• KiwiSaver offers a number of benefits so make the most of them.
• Member Tax Credits - The Government will also give you up to $521 each year, provided you contribute a minimum of $1042 before June 30 each year. Make sure you've contributed enough - you can make a lump sum top up to your KiwiSaver to ensure you qualify.
• Employer contributions - your employer will contribute 3 per cent of your pay to your KiwiSaver if you are contributing regularly.
• Buying your first home - you can use your KiwiSaver money (including your employer contributions and the Government's annual member tax credits) to help buy your first home.
It's all too easy to "set and forget" your KiwiSaver.
If you connect online, you can keep an eye on your contributions and see how your savings are growing. Visit your KiwiSaver provider's website to find out if they offer this option.
Seniors lack plan for retirement funds
Heading into retirement and don't know what you will do with your KiwiSaver cash?
You're not alone, according to research by the ANZ.
The bank's latest retirement savings barometer found 40 per cent of those surveyed were unsure of their plans once they hit 65.
A further 35 per cent said they would take it out, while 21 per cent planned to leave it in KiwiSaver.
Of those who planned to take it out around half (53 per cent) said they would reinvest it in a term deposit or similar account.
When people turn 65 and are eligible to gain access to their savings they can either take part or all of the money out or leave it in and withdraw it later.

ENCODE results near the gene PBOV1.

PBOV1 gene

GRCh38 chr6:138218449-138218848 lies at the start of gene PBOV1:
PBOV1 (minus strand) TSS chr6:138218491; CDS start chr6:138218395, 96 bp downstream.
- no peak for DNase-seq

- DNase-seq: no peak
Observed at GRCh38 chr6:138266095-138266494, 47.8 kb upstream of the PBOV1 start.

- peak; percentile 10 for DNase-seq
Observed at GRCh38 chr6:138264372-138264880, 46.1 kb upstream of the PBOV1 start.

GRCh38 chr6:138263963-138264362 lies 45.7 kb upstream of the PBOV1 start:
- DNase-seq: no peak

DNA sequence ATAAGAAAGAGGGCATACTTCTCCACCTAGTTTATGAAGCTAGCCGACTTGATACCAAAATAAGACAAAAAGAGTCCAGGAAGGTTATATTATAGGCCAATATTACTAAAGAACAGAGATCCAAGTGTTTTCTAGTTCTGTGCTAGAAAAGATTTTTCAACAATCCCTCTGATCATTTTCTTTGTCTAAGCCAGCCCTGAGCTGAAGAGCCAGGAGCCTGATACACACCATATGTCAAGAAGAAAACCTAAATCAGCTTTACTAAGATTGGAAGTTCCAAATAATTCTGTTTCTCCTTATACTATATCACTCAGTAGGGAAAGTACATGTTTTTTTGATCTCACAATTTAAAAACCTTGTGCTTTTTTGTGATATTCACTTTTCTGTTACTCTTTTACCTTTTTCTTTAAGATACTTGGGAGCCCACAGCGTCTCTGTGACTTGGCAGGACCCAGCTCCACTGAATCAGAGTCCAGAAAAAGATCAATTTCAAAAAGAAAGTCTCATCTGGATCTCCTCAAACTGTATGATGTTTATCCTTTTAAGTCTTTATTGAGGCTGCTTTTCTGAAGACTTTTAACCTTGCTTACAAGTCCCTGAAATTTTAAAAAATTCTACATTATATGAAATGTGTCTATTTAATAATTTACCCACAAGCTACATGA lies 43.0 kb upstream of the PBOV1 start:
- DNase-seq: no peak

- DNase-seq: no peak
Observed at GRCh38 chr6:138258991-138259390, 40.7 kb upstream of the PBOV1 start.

John Body, managing director of ANZ Wealth, said around 44 per cent of its ANZ KiwiSaver members withdrew all of their money when they turn 65, but the bank was starting to see more members leave their money in KiwiSaver.
"We currently have over 7,000 members of the ANZ KiwiSaver Scheme who are over 65.
"In the current low-interest environment, many of these members are choosing KiwiSaver over term deposits given the performance of KiwiSaver funds and the fact they can withdraw all or some of their investment at any time."
The average return for conservative KiwiSaver funds was 6.2 per cent per annum for the five years to September 30, according to research firm Morningstar.
Meanwhile, term deposit rates have sunk under 4 per cent.
Body said many people turned 65, withdrew all of their money from KiwiSaver and then invested some of it in a term deposit.
"But they could leave their money in KiwiSaver, continue to earn investment returns, and access their money any time they want - unlike term deposits which are for a set time."
Body said the uncertainty shown in the survey indicated many people would benefit from some sound financial advice around KiwiSaver.
"We're all living longer and young people today may need their retirement savings to last for 30 years or more so it's vital that you have a plan to both save enough and make good use of the money you've saved."
The survey also found people's confidence in their ability to meet their retirement income goals had dipped since the last survey in April.
Those who felt confident declined from 44 per cent to 41 per cent, with women's confidence dented the most.
Of the men surveyed 51 per cent felt confident, down from 53 per cent, and of the women it was 33 per cent down from 38 per cent.
Just under 700 people were questioned for the barometer.
• 40% unsure of their plans for KiwiSaver money once they hit 65 years of age.
• 35% would take the money out of the savings scheme.
• 21% plan to leave it in their fund.
• 41% confident about meeting retirement income goals.